Tuesday March 6, 2007
The other day I stumbled across a nice little story in New Scientist about a piece of research undertaken by Sara Kiesler at Carnegie Mellon University. In this experiment, participants were asked to watch a film in a large triangle and a circle tussled with a smaller triangle. Half the participants were told that they ‘owned’ the smaller triangle, whilst half were not. Apparently a far higher proportion of those who had been told they were the owners of the small triangle were ready to criticise the large triangle for being aggressive. There’s a link to the research here, and a PDF of the findings (click here).
The project as a whole was about anthropomorphism, the projection of human-like agency and narrative to non-human entities; but whilst it says something about this, it also says something about the curious power of being told that something is “ours”. This is from the research report:
people who own possessions value them more highly than the possessions of others (Beggan 1992; Nesselroade, Beggan, and Allison 1999). Ownership also implies many other changes in a relationship—changes in knowledge, communication, attention, and feelings…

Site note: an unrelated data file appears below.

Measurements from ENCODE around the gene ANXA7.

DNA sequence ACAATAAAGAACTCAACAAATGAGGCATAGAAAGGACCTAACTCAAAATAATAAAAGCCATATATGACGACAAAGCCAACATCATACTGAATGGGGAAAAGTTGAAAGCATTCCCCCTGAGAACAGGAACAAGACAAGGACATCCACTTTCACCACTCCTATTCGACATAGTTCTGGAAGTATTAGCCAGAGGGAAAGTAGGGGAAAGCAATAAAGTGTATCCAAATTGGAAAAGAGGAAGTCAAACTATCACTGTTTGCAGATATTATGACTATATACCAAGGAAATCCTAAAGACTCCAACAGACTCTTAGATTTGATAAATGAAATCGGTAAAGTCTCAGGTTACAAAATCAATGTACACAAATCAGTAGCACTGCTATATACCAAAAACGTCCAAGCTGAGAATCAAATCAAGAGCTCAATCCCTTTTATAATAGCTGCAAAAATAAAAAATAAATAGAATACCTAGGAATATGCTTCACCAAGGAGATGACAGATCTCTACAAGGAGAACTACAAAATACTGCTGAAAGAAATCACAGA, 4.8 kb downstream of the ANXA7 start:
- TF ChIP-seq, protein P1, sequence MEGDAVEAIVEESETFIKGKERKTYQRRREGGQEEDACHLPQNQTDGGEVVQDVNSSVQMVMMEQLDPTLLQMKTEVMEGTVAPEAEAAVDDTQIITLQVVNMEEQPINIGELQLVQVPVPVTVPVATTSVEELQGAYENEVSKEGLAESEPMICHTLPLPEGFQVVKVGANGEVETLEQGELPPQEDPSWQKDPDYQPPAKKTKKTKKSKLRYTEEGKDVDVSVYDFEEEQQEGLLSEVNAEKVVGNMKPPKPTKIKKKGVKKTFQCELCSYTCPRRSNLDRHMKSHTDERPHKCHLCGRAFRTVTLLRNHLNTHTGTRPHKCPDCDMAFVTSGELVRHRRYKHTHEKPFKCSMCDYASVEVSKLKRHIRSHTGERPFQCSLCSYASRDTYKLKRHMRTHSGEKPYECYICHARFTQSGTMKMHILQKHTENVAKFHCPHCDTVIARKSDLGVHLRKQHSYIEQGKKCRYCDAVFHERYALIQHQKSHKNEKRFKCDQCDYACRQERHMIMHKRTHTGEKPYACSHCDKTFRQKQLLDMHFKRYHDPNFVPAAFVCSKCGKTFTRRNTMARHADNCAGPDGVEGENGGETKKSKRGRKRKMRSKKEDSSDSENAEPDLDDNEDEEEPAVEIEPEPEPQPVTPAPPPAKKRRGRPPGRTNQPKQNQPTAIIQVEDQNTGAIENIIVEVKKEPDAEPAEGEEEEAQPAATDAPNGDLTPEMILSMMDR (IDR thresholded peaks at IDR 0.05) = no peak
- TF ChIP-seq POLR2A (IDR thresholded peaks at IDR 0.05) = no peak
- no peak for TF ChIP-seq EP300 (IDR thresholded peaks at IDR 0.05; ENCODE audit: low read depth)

Whilst a sense ownership may lead to a greater commitment and care (see the PDF report), there is of course a down side: the projection of the narrative “that big mean triangle is bullying that little defenceless triangle” onto the shifting of shapes on a screen leads not just to a positive relationship with the little triangle, but to a negative response to the bigger triangle. As is often the case, the source of that which we think of as good – care, commitment, affection – may be the same as the source of that which we condemn – lack of care, fecklessness, hatred. Both evaluations are the result of the same story that we project onto the world. And this is why ethics, if it is to be handled at all, should always be handled with the utmost care…
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